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Why the Bat
Hangs Upside Down

Retold from a myth of the Lipan Apache Indians of Texas


 

Once, long ago, Coyote thought he would take a wife, but did not know whom to choose.

"Why not take the wife of Hawk Chief?" Bat said, for Hawk Chief was missing, and had not been seen for many days.

But Hawk Chief returned and became angry with Bat for giving such ill-considered advice. He picked Bat up and slung him with full force into a juniper bush.

Bat hung upside down in the bush, caught by his long, pointy-toed moccasins. He twisted and he turned, but however much he struggled, he could not get free.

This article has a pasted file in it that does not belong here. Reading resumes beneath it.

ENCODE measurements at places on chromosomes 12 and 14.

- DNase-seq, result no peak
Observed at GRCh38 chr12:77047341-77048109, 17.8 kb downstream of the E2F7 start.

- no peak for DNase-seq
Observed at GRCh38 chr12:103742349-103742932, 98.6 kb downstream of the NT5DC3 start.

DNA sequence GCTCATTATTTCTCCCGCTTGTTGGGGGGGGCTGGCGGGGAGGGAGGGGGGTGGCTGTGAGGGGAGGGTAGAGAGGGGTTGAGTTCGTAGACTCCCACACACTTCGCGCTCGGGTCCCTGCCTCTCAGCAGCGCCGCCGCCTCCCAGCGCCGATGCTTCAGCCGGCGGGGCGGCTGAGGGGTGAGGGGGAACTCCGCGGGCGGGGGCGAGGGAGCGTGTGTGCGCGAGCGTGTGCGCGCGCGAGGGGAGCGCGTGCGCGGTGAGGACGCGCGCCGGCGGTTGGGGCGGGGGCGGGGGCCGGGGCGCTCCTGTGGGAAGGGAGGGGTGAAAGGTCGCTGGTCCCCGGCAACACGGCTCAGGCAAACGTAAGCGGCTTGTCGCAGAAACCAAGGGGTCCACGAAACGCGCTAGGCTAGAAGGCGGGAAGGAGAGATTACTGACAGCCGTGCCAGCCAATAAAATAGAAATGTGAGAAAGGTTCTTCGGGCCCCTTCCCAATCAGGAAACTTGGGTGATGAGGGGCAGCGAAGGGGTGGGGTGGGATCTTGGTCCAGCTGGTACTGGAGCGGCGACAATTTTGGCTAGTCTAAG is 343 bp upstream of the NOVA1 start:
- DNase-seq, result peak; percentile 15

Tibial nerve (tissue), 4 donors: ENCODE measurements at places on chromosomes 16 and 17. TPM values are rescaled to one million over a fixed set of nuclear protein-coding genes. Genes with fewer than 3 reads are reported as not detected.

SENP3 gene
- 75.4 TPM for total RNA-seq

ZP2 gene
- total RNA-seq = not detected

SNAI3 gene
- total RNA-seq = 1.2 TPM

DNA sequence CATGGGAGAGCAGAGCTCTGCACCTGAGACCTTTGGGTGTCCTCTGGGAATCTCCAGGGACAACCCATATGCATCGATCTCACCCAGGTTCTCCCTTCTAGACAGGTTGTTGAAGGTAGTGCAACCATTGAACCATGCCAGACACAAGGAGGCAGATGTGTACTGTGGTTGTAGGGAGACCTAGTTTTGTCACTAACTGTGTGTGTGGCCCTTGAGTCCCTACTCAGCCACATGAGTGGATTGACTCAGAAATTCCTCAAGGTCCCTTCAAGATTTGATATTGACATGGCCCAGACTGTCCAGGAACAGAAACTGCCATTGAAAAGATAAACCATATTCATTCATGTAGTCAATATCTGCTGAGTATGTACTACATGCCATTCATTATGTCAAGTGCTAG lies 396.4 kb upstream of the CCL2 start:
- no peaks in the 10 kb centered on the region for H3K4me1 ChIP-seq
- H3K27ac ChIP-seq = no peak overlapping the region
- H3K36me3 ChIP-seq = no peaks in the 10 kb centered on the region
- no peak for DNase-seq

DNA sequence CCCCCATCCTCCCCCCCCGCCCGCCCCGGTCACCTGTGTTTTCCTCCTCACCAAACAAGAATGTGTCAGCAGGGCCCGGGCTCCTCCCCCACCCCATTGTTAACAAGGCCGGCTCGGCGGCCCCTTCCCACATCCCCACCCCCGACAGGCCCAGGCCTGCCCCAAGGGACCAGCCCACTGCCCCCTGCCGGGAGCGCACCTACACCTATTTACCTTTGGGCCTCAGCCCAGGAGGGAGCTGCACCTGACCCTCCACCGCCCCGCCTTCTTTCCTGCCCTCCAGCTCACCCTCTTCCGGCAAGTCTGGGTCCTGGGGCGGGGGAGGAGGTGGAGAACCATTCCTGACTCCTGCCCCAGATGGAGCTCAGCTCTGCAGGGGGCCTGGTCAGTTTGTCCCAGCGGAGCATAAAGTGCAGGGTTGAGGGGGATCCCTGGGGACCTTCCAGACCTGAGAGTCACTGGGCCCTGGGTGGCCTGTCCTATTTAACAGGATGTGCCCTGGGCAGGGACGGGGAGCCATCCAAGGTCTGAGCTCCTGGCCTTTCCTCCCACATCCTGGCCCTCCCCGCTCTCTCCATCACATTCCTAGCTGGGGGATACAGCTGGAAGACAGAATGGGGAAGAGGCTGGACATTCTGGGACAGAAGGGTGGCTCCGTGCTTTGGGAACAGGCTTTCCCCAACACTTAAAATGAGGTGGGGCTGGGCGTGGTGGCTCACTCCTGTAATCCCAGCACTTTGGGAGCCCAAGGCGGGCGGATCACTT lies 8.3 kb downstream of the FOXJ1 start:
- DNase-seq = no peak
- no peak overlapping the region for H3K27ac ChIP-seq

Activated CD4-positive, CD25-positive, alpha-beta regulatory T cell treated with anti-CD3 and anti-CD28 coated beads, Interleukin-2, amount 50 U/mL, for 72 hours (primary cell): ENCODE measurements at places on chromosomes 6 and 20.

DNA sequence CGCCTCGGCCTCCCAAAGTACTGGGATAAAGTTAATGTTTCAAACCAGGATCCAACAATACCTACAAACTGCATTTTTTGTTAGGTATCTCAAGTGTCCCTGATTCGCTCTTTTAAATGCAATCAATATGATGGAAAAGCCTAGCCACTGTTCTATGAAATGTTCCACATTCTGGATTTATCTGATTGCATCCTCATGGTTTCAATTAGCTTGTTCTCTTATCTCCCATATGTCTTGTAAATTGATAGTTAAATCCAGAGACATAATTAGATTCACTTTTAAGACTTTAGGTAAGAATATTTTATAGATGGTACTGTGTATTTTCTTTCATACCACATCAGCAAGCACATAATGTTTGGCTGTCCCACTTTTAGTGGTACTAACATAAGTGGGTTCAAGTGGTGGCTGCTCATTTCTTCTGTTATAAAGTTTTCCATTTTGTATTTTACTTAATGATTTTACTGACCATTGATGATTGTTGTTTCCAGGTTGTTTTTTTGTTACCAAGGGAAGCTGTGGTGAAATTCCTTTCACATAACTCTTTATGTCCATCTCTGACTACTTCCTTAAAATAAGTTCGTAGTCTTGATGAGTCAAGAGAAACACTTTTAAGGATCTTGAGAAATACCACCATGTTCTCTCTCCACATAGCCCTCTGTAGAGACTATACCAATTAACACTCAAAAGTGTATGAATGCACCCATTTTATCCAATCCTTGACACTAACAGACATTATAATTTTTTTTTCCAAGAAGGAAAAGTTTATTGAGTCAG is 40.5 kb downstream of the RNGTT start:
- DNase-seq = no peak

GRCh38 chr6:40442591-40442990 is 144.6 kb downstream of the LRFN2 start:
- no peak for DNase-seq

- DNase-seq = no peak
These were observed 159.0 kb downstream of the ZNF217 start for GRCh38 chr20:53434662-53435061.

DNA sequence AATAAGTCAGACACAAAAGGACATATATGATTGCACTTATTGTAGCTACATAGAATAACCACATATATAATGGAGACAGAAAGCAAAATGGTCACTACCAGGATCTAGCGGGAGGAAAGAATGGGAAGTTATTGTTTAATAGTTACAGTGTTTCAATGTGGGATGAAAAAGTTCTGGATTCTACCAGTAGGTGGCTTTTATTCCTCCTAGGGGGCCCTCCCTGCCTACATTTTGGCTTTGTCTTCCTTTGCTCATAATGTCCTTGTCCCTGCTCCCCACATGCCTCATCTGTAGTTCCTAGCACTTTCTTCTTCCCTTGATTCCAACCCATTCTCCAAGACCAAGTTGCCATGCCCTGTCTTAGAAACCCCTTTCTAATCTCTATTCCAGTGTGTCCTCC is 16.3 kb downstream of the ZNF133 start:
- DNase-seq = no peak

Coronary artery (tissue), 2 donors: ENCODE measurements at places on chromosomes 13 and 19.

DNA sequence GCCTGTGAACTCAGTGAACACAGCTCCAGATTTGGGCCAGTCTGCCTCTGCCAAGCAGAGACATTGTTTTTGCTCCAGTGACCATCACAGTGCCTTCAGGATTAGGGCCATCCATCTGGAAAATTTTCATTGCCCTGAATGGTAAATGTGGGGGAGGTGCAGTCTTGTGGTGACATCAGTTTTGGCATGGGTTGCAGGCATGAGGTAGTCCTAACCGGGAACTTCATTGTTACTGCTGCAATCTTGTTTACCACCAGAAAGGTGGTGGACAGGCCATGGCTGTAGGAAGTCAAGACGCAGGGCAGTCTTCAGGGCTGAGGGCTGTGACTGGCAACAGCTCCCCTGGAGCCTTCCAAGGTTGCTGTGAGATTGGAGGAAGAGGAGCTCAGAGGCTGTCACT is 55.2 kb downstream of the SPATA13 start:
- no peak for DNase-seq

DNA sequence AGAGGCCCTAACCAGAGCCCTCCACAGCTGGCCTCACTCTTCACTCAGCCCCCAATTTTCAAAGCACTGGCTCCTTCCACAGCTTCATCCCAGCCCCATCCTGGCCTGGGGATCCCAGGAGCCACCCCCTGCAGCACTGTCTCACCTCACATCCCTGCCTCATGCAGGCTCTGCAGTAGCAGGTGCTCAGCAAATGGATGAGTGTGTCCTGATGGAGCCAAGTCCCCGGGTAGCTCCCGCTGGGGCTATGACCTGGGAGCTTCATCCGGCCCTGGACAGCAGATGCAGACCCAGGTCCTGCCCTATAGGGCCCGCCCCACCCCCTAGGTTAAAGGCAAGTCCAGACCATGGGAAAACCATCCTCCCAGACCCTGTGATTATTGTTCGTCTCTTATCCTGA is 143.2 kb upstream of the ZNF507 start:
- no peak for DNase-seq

And from that time on bats hang upside down - even when they sleep.


 
 
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Kokopeli

The Humpbacked Flute Player

An Indian tradition that dates back to 200 A.D.

In ancient Anasazi tales it is said this legendary, well traveled, footloose figure was a god to some, a nuisance to others and a bearer of good luck and health to many.

Well-known for his gift of fertility, childless wives begged for his company while unmarried women fled from him with fear.


 



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Updated on April 13, 2008 by Who Else....PurpleHawk